I remember the classic riddle: Why are 2018 quarters worth more than 2017 quarters? (Go ahead: think for a few moments.)
Answer: Because 2,018 is more than 2,017!
As new leagues are starting and forming and as old leagues are determining draft position, the ubiquitous conversation of preferred draft spot returns. Whenever I get asked about which draft position is best to take (note: presuming a league where you can trade draft picks), either in a redraft league or in a dynasty startup, I always recall the aforementioned puzzle. What puzzles ME most, however, are the responses that I often hear.
Some believe that picking in the middle is always optimal; that way, you can catch a falling player and are not susceptible to position runs. Otherwise believe that picking at the very end (say, 12th) is best so that you have two of the top 13 players. Others believe that you should take the final pick of your top tier of players so that you have the best pick in round two. For instance, say that you are comfortable with four players at the top of the draft. Then, take pick 1.04 so that you have a higher pick in round 2 than you would if you had taken 1.01.
All of these rationales are fallacious.
Picking last is never preferred. Pick earlier, have some courage, and take the player that you want. Picking in the middle can avoid runs, but picking at either turn can create them. And picking based on your tier of top players to get a better 2nd-round pick ignores the fact that there might be dozens of draft rounds to follow!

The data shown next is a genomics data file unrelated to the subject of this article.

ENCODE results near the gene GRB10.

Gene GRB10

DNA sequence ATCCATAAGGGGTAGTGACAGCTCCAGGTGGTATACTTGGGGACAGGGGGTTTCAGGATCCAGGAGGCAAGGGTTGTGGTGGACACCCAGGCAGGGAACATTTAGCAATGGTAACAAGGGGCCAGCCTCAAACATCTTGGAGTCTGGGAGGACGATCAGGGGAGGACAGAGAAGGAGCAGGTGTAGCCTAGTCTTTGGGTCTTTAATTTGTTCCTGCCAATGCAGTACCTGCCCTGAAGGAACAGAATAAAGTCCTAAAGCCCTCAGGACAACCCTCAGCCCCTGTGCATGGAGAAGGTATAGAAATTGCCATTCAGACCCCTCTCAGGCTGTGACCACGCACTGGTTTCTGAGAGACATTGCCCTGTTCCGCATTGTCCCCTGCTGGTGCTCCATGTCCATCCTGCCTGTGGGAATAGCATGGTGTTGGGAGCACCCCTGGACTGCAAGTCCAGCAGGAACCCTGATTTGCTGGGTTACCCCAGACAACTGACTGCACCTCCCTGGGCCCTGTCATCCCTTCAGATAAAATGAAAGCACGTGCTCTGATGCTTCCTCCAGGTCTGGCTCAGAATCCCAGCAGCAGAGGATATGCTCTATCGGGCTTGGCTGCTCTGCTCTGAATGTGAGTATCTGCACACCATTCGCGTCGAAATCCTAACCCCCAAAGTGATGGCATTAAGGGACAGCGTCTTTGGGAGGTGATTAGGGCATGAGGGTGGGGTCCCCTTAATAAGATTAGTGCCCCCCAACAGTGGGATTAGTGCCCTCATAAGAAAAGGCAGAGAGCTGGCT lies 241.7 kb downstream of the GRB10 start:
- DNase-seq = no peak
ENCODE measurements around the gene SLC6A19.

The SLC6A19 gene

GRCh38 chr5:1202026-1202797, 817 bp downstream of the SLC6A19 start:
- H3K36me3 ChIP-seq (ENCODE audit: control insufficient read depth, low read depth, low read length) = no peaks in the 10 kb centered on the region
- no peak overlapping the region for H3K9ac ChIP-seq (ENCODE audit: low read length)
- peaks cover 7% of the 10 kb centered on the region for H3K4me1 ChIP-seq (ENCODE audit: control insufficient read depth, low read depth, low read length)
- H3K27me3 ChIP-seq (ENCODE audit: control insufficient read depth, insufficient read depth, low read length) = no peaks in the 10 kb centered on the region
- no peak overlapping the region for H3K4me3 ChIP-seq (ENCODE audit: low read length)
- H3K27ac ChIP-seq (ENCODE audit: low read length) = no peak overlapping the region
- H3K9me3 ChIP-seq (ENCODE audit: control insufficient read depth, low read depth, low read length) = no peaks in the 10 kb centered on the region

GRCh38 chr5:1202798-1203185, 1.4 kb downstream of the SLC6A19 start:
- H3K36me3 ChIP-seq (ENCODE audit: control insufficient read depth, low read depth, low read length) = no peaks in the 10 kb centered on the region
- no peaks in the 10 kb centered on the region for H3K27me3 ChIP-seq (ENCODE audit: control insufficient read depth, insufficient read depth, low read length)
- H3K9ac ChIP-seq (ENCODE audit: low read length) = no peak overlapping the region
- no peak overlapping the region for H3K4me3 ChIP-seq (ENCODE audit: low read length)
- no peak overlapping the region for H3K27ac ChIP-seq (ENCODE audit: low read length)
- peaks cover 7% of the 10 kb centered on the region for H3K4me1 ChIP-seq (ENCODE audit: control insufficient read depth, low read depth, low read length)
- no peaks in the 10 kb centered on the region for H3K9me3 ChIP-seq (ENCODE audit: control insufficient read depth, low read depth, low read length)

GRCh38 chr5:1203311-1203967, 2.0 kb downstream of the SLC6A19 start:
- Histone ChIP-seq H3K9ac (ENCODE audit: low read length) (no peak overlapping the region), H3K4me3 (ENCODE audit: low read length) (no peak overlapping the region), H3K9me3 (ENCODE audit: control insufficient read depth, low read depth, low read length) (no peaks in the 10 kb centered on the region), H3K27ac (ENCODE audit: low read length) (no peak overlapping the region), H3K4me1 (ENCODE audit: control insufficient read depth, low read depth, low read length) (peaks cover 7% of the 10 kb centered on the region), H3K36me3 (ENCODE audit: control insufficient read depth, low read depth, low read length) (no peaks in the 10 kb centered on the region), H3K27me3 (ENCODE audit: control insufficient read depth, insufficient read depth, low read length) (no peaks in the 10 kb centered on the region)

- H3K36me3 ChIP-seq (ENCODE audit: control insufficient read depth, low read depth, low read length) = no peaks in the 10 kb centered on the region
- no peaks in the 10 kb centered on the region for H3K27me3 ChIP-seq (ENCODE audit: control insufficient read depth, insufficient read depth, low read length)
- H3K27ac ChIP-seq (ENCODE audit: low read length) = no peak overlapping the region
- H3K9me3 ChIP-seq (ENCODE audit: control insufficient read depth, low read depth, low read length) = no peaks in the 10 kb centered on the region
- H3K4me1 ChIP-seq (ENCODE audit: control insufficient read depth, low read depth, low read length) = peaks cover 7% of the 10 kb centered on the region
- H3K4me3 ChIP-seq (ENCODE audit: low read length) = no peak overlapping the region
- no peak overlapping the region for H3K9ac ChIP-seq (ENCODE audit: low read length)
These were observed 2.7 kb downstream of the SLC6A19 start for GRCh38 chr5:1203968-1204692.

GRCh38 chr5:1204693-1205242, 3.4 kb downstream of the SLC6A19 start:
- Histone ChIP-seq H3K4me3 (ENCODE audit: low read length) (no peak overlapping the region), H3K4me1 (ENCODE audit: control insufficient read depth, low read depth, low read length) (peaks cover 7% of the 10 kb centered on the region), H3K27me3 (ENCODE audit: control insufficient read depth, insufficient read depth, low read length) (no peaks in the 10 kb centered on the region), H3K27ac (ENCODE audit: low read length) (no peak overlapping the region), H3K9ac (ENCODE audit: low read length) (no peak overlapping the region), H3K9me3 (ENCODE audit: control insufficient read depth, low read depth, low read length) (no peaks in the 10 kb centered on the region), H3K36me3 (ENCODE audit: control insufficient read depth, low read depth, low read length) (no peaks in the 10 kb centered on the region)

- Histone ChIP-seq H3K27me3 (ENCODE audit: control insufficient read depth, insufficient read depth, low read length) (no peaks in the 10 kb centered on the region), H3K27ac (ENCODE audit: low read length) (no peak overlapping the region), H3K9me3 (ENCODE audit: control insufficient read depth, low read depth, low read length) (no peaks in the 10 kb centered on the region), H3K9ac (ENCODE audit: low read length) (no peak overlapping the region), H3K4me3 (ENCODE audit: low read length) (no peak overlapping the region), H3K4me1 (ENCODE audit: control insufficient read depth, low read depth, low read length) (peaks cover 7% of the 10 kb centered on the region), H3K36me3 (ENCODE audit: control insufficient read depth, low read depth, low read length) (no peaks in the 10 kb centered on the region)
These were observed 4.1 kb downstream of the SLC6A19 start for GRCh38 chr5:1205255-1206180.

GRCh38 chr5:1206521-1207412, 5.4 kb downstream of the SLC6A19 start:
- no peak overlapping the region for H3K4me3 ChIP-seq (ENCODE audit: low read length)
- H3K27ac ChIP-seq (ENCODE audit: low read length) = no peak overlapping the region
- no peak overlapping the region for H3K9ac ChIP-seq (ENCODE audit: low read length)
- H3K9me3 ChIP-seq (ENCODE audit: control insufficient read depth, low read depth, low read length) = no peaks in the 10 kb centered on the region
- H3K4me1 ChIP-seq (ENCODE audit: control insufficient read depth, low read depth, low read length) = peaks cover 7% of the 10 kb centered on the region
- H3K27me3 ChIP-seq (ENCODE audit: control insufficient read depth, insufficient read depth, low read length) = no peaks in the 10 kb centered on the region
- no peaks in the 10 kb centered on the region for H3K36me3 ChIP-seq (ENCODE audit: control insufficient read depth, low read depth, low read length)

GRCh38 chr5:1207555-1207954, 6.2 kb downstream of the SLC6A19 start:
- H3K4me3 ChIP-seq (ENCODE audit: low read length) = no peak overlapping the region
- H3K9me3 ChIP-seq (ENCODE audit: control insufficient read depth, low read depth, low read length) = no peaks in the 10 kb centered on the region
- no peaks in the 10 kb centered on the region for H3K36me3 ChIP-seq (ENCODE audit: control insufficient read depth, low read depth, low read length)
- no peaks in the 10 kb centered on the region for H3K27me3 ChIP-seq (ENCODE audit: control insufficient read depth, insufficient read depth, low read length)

To me, the answer is simple: Pick first. Always. And, to me, the logic is simple, too:
Round 1 is more valuable than Round 2.
Round 3 is more valuable than Round 4.
Round 5 is more valuable…
In sum, every odd-numbered round is more valuable than the even-numbered round that follows.
Clearly, it stands to reason that the best spot to be in is at the beginning of every odd-numbered round. Those picks carry — by far!! — more value than the other picks.
Put that together, and, by value, it is ALWAYS best to take the first pick. You have the top choice of players in the more important rounds AND you have the most trade value if you decide to trade it away. I would much rather be picking 1.01 than 1.02 or 1.08 if I want a player, and I would much rather be trading down from 1.01 than from 1.04 or 1.11 if I want to make a move.
Don’t take a lesser pick because you’re scared about having to pick which player you prefer out of three. Don’t try to manipulate the entire draft based on getting a better second-round choice. Take the most valuable pick in the most valuable round — and in every subsequent pair of rounds, too!! — and get the best players or the best return in a trade.
Trust me: You’ll come out waaaay ahead. Otherwise, I’ll happily trade you my 2017 quarters for your 2018 ones.